Should I Take Vitamin D Daily or Weekly?

Medically Reviewed by Felicia Newell, M.S., RDN

December 30, 2023

Vitamin D, often referred to as the "sunshine vitamin," plays a pivotal role in maintaining our health and well-being. It’s crucial for the absorption of calcium in our bodies, promoting bone health and immune function, and it may also have protective effects against certain diseases.

Sun exposure, diet, and supplements are the three ways you can achieve healthy vitamin D levels.

And when it comes to supplementation, a recurring question that I get from my clients is whether they should take their vitamin D daily or weekly. Keep reading to find out.

Should I Take Vitamin D Daily or Weekly?

Vitamin D intake, whether taken daily or weekly, offers unique benefits along with some potential drawbacks…

Daily intake ensures consistent levels in the body, fostering a steady habit.

On the other hand, weekly intake, typically involving higher doses, may be more convenient for those who struggle to remember to take it daily. However, it can lead to short-term spikes in vitamin D levels. Since vitamin D is fat-soluble, you have the flexibility to take higher doses less frequently, unlike water-soluble vitamin supplements.

So what does science say? Studies show that the best results come from taking vitamin D as part of a daily regimen, with dosage at the recommended level (1, 2).

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Age, lifestyle, and geographic location significantly contribute to the choice of dosing frequency. Older adults, who generally have a diminished capacity to synthesize vitamin D, may benefit more from daily intake. Active individuals with ample sun exposure might prefer weekly dosing to supplement their natural vitamin D production. Geography also plays a role as people living in sun-deprived regions might rely more on dietary intake and supplements.

Sun exposure is a great natural source of vitamin D, as the body produces it in response to UVB light. This process is quicker than you may think—just 15 minutes of sunlight on the face, arms, back, or legs (without sunscreen) 3-4 times a week can generate the recommended levels of vitamin D (3). However, this production can change depending on the season, time of day, weather, skin melanin content, and sunscreen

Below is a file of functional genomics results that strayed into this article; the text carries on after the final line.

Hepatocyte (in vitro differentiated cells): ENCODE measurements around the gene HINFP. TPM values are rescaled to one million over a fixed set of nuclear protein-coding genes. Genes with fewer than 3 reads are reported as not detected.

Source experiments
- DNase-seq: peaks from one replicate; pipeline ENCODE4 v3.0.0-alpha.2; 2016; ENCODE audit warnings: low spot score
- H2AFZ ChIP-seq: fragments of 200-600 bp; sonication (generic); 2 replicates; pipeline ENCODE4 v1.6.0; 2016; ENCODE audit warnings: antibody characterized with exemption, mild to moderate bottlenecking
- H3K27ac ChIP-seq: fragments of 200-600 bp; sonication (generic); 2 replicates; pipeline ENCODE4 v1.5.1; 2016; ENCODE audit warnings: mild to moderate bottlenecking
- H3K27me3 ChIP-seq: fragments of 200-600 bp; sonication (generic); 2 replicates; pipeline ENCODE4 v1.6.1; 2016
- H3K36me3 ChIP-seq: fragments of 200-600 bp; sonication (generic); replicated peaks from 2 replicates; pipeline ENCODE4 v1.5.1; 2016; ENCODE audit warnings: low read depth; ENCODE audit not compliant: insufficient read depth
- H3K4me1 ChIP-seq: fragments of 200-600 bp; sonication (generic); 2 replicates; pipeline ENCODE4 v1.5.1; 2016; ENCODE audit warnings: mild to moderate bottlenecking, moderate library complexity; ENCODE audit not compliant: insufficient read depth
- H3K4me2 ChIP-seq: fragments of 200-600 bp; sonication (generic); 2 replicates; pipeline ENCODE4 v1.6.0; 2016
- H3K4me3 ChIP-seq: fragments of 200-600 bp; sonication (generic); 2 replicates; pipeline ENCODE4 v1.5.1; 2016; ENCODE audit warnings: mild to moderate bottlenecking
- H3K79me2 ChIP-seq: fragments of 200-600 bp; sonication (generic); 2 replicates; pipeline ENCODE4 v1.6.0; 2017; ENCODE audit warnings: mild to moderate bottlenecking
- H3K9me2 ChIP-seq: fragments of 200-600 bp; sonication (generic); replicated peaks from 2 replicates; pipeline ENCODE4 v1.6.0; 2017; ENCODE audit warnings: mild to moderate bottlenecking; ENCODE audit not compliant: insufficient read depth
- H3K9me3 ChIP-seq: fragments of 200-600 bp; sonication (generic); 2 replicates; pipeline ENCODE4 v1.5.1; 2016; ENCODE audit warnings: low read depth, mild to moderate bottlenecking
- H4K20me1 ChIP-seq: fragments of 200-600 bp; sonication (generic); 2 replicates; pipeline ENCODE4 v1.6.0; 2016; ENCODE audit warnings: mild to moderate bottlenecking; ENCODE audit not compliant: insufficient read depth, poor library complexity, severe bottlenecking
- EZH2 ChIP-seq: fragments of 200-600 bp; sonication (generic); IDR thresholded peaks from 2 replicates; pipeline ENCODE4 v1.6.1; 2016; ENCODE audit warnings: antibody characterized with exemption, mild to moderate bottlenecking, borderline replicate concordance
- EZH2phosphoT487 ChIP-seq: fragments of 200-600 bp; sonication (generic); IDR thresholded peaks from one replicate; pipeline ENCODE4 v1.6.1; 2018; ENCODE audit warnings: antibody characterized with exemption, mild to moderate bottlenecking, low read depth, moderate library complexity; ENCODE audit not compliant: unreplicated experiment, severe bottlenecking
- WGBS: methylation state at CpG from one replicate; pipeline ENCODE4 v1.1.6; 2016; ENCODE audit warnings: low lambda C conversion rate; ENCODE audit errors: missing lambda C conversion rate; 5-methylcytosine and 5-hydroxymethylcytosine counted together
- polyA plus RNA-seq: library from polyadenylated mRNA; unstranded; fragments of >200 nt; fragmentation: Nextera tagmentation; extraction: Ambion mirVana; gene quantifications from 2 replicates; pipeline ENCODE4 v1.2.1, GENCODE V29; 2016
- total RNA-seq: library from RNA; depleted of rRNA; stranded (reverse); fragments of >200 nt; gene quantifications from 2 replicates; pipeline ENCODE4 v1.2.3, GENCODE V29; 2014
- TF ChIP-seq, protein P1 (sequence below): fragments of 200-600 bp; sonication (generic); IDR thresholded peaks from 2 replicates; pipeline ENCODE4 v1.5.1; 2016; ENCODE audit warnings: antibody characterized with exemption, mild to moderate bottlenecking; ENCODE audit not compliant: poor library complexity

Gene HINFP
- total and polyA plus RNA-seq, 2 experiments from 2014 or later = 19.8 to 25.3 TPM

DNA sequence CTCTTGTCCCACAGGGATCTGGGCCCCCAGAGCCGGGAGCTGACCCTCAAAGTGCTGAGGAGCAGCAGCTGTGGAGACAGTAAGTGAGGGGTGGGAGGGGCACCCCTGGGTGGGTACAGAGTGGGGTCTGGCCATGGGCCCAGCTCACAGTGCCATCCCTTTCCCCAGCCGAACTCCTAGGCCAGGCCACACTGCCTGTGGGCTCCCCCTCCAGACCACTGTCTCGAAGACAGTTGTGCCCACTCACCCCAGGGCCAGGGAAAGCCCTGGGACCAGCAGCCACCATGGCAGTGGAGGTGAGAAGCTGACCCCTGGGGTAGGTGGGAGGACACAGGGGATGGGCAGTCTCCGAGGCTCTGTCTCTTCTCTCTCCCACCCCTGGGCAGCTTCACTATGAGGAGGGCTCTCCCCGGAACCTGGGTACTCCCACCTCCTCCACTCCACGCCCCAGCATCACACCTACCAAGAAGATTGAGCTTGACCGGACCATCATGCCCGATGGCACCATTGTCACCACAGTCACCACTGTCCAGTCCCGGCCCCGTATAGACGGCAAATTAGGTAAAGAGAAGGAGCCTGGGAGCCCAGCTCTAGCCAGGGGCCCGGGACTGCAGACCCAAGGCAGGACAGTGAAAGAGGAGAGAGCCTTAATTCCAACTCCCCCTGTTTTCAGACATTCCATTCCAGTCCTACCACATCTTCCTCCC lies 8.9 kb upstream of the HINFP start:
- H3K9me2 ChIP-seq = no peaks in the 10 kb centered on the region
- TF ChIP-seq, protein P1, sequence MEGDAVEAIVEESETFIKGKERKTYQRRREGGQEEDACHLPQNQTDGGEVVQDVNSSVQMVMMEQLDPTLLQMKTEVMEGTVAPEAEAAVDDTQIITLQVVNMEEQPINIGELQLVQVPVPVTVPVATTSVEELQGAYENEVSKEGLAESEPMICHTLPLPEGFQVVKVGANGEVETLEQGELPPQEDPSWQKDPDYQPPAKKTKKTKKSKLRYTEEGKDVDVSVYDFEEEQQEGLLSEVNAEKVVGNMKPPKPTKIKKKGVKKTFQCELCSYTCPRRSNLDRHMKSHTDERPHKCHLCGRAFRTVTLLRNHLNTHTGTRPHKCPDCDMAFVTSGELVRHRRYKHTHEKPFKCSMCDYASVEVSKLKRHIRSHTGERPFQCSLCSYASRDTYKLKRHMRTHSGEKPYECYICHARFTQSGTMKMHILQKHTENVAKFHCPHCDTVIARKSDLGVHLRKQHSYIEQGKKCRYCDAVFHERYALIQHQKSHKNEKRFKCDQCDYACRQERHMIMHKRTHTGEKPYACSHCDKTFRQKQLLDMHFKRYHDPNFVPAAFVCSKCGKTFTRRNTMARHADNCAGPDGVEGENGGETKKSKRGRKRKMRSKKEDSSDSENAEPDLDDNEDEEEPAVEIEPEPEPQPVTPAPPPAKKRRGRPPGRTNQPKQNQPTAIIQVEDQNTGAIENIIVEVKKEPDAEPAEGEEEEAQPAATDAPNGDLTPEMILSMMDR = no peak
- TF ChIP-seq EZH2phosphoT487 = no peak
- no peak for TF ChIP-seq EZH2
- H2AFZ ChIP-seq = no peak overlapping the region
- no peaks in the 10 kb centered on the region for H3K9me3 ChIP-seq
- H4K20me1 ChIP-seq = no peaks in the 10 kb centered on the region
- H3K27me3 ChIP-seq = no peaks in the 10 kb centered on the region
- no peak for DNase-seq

Moreover, overexposure raises the risk of skin damage and cancer, so balancing sunlight exposure and supplementation is important to protect your skin. As always, individual needs vary greatly, so healthcare professionals should guide vitamin D supplementation.

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How Much Vitamin D Should I Take At Once?

The recommended dietary allowances (RDAs) for vitamin D vary based on age, lifestyle, and personal health. For most adults, the RDA is typically around 600 to 800 International Units (IU) or 15-20 micrograms (mcg) per day (4). However, some healthcare professionals may recommend higher doses for individuals who are deficient or at risk of deficiency, often reaching up to 1,000 to 2,000 IU or 25-50 mcg per day. 

NativeNote: It's important to remember that these are general guidelines, and individual needs can vary. So it's best to consult with your doctor or healthcare provider before starting or changing your vitamin D routine.

If you decide to do a weekly dose of vitamin D instead of daily, you will likely be required to take a larger dose. Weekly dosing is a concept that involves taking a medication once a week, rather than daily. This method is mostly for convenience and compliance, as research shows daily doses are more beneficial in terms of results. 

Many individuals find it easier to remember a weekly dose rather than a daily one, reducing the chances of missed doses. Plus, weekly dosing can reduce the burden of taking multiple medications daily, which is especially beneficial for individuals managing several health conditions.

Do Seasonal Changes Affect Dosing?

The frequency of vitamin D dosage can also vary depending on the season and available sunlight. Typically, your body produces vitamin D naturally when exposed to sunlight. However, during the winter months, or if you live in high-latitude regions where sunlight can be minimal, your body may not produce enough of this vital nutrient (5).

In such cases, healthcare providers may recommend a higher dosage or more frequent intake of vitamin D supplements to compensate for the lower sunlight exposure.

During the sunnier months or if you live in abundant sunlight, the need for supplements might be reduced, and a lower dosage may be recommended (5).

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Are There Conditions That Affect Vitamin D Absorption?